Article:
UN begins food relief for Sri Lanka’s pregnant women

The World Food Programme (WFP) on Thursday began distributing food vouchers to pregnant women in underserved districts of the Sri Lankan capital, Colombo, marking the start of the UN agency’s emergency response in the country, which is facing its gravest political and economic crisis since independence.

WFP is working to provide life-saving food, cash and voucher assistance to three million of the most vulnerable people who can no longer meet their food needs due to the unprecedented economic meltdown.

Last week, the UN and partners launched a joint Humanitarian Needs and Priorities Plan (HNP) requesting more than $47 million, to aid some 1.7 million worst hit by the spiraling economic crisis, which has seen the country struggling to pay for essential imports, amid rising debt, food, fuel and medical supply shortages.

The multi-pronged crisis that has led to widespread protests, was exacerbated by the COVID-19 pandemic and associated collapse of the tourism sector across the South Asian island nation.

Food inflation in Colombo rose to a record high of 57.4 percent in May, said WFP in a press release, and widespread shortages of fuel for cooking and transport, means that poorer families are struggling to feed themselves.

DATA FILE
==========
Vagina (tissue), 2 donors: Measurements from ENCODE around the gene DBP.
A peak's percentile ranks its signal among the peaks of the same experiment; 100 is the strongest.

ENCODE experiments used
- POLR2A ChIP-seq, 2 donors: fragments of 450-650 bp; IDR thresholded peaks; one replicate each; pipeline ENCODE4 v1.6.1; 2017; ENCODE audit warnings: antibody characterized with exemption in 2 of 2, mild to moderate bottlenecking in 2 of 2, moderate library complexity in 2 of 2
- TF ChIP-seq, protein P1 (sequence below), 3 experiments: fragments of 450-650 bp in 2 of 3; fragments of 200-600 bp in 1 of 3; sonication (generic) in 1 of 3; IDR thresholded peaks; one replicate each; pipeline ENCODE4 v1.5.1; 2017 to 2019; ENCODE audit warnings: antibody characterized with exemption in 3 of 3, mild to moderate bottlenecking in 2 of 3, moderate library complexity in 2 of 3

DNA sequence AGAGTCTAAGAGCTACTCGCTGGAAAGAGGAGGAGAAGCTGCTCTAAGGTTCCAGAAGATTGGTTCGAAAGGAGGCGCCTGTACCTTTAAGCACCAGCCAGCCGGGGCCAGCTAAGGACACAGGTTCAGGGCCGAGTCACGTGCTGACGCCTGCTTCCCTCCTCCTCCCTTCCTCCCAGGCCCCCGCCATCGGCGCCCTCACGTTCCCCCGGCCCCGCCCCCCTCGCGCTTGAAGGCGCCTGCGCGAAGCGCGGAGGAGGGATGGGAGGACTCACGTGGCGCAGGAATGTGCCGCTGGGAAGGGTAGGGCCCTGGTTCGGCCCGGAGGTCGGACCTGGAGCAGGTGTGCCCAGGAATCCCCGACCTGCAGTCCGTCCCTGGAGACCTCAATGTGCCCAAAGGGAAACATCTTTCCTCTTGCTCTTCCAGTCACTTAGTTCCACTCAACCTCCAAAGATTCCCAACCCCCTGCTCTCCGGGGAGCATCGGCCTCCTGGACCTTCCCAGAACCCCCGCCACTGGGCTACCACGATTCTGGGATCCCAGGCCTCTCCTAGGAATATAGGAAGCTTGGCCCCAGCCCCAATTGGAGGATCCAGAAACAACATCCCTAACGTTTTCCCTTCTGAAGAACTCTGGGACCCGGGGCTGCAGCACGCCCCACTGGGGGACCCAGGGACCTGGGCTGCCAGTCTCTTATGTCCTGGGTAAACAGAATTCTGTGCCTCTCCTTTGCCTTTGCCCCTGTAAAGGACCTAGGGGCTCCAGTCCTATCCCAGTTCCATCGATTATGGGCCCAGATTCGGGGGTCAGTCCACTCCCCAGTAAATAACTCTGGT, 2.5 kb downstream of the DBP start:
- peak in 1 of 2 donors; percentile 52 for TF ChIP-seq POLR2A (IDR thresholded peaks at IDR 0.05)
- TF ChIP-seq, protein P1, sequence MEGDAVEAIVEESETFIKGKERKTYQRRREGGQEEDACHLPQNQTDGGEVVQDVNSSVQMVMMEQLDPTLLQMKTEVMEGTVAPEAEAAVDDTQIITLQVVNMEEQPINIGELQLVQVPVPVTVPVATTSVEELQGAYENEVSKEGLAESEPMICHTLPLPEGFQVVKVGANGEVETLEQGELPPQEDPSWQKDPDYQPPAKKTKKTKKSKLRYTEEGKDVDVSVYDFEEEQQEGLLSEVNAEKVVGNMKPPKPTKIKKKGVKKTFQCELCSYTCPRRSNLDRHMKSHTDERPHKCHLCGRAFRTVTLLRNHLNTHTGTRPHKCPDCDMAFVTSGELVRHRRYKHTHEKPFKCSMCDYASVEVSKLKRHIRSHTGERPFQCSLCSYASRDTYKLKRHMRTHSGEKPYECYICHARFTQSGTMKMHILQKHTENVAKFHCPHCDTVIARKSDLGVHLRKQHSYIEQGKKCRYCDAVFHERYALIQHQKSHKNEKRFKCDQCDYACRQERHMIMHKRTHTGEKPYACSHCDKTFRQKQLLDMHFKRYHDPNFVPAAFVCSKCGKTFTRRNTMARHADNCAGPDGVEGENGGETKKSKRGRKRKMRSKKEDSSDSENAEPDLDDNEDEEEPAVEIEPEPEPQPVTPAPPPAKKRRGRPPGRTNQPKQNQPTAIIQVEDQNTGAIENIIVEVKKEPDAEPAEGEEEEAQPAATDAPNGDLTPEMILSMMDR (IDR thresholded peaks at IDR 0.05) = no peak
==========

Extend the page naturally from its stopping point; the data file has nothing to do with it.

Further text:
Nearly five million people, or 22 percent of the Sri Lankan population, are food insecure and in need of assistance, the agency said. Nutritious foods, such as vegetables, fruits and protein-rich products are now out of reach for many.

WFP surveys indicate that 86 percent of families “are resorting to at least one coping mechanism, including eating less, eating less nutritious food and even skipping meals altogether.”

Vouchers for mothers

The monthly vouchers are worth around $40 in local currency and will enable more than 2,000 women to buy much-needed food. They will be provided alongside antenatal care provided by public health authorities in the capital.

“Pregnant mothers need to eat nutritious meals every day, but the poorest find it harder and harder to afford the basics”, said Anthea Webb, WFP Deputy Regional Director for Asia and the Pacific from Colombo. “When they skip meals they’re putting their and their children’s health at risk.”

“Poor families in cities and those who work on estates have seen their incomes plummet while market prices have soared. Each day that passes sees an increase in food and fuel prices globally, making it vital that we act now,” she noted. – ada derana

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